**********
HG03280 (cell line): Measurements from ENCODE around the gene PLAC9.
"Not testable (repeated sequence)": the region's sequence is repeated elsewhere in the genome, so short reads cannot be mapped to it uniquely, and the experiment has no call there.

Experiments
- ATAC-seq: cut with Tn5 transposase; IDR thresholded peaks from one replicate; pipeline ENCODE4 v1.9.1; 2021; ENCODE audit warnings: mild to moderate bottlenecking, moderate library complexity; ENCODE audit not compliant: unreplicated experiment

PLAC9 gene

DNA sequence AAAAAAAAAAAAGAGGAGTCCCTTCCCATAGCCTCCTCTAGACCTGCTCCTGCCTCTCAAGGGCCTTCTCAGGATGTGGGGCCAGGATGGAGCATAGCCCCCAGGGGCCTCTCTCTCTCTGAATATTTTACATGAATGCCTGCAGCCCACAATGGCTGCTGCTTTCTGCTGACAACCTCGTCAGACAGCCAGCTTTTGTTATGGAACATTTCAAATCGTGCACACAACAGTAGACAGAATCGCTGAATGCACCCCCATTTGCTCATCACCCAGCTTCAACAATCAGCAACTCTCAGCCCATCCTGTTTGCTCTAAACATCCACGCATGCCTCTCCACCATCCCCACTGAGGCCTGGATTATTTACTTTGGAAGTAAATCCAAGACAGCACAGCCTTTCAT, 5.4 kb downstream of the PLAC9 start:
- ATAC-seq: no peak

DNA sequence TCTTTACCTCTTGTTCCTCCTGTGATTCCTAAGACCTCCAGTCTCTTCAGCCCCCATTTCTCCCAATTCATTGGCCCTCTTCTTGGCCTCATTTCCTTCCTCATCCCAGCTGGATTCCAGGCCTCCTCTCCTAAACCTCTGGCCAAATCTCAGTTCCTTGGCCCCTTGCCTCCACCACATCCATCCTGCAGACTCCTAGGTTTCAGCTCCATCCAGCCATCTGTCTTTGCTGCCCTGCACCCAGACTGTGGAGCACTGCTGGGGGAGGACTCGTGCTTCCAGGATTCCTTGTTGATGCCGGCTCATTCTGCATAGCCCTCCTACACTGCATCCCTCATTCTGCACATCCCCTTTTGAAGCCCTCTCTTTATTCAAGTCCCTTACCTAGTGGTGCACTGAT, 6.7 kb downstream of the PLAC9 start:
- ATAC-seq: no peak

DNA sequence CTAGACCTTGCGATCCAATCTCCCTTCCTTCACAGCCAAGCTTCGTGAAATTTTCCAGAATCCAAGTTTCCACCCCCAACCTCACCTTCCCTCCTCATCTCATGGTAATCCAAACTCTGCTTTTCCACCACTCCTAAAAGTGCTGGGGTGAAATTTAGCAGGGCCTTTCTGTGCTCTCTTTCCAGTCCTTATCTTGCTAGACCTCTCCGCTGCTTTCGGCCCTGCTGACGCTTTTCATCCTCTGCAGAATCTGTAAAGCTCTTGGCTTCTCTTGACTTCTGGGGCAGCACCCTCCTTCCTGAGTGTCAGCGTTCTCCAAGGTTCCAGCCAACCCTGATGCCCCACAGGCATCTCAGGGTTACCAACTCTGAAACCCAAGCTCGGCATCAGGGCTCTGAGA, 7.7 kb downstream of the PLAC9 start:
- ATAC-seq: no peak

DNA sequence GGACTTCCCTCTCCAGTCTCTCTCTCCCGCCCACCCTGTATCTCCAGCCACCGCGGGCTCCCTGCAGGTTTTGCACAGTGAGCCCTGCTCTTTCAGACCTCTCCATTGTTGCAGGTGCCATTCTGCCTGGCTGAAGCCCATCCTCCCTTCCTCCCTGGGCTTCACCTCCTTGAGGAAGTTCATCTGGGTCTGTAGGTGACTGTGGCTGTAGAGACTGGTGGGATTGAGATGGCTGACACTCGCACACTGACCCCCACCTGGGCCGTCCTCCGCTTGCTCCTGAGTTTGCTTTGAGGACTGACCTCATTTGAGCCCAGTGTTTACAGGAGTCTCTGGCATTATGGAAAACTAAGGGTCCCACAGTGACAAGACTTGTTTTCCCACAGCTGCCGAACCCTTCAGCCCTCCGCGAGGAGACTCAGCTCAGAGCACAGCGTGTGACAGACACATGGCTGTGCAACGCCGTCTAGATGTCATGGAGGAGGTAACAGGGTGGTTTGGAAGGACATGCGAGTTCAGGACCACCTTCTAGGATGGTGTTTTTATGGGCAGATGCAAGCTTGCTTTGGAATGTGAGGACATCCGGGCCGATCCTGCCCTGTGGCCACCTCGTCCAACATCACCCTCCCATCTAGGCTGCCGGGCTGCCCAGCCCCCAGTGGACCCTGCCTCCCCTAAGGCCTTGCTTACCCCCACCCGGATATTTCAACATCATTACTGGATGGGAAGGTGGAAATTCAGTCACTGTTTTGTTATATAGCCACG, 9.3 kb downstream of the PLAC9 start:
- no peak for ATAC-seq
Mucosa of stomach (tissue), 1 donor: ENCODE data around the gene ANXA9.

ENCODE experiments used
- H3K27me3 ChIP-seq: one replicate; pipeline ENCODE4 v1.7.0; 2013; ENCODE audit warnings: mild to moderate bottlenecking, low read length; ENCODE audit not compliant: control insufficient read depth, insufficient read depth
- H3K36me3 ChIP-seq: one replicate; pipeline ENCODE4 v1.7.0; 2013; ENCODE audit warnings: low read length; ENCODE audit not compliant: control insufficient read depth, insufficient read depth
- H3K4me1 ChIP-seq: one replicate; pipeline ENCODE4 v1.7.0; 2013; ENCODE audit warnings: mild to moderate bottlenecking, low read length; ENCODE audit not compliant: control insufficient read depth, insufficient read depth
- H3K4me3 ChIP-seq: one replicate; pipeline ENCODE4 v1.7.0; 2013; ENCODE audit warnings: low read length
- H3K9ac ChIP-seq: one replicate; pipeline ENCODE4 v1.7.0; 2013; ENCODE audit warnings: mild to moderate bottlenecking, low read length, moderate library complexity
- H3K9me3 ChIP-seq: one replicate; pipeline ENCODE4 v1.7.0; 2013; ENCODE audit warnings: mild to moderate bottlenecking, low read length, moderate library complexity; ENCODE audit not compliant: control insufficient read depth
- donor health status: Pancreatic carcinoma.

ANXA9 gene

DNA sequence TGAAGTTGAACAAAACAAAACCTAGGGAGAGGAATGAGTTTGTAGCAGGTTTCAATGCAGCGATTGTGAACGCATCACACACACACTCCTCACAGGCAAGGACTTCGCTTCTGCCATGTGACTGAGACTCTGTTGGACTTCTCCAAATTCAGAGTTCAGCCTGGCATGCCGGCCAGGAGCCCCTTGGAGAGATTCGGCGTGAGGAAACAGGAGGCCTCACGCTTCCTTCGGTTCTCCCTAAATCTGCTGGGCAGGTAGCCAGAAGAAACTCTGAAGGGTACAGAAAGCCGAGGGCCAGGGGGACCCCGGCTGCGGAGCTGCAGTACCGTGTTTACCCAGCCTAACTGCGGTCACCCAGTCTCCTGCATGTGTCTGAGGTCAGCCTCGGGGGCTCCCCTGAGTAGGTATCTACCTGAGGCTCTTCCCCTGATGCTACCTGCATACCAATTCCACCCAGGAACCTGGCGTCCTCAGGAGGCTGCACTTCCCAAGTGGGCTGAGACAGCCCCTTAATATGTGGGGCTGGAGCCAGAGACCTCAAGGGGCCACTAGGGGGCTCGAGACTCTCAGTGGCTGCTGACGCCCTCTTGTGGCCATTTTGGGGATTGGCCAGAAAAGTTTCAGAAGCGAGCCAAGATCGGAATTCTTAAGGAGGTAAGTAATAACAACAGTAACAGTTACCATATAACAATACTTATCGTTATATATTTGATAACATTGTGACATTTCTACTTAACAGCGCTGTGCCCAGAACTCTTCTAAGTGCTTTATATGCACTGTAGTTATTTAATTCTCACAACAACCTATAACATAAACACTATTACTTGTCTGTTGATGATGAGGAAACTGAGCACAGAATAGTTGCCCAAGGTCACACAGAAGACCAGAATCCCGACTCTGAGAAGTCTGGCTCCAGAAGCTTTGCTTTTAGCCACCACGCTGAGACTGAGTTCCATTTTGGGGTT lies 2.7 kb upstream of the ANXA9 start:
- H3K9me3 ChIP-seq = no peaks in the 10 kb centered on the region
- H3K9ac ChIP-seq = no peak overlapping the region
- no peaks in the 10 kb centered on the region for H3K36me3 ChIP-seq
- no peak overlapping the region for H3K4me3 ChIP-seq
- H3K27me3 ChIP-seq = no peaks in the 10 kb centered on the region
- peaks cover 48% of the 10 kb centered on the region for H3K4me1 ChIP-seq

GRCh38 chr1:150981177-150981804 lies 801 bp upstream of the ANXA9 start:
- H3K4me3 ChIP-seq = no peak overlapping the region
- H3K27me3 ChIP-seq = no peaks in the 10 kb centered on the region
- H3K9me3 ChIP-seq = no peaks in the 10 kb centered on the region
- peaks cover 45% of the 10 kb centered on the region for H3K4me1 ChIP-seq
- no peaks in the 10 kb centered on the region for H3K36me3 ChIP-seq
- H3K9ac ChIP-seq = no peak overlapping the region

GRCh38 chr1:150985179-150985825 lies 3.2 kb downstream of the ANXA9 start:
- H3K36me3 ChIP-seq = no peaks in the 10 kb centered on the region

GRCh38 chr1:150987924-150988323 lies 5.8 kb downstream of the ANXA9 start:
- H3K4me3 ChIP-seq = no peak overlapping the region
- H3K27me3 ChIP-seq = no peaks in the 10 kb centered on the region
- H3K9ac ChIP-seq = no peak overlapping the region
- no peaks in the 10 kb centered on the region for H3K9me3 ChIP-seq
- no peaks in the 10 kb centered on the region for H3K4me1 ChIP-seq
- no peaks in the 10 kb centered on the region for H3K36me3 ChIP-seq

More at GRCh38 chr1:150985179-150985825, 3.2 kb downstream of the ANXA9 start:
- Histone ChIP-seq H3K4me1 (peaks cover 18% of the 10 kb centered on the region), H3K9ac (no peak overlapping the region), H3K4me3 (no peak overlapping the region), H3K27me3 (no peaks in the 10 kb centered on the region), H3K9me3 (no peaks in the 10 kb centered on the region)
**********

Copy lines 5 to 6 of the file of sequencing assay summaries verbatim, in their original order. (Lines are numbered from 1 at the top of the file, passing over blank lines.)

PLAC9 gene

DNA sequence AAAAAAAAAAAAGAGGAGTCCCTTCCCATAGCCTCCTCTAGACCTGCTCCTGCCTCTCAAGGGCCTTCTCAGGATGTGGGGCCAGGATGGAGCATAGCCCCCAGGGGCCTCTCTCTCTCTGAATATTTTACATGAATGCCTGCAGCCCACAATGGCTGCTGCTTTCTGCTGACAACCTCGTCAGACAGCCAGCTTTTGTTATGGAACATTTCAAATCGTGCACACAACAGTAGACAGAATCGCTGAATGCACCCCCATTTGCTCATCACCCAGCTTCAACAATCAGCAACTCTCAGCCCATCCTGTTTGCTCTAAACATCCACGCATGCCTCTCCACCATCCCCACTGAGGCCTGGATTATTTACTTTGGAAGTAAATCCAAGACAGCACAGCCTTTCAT, 5.4 kb downstream of the PLAC9 start: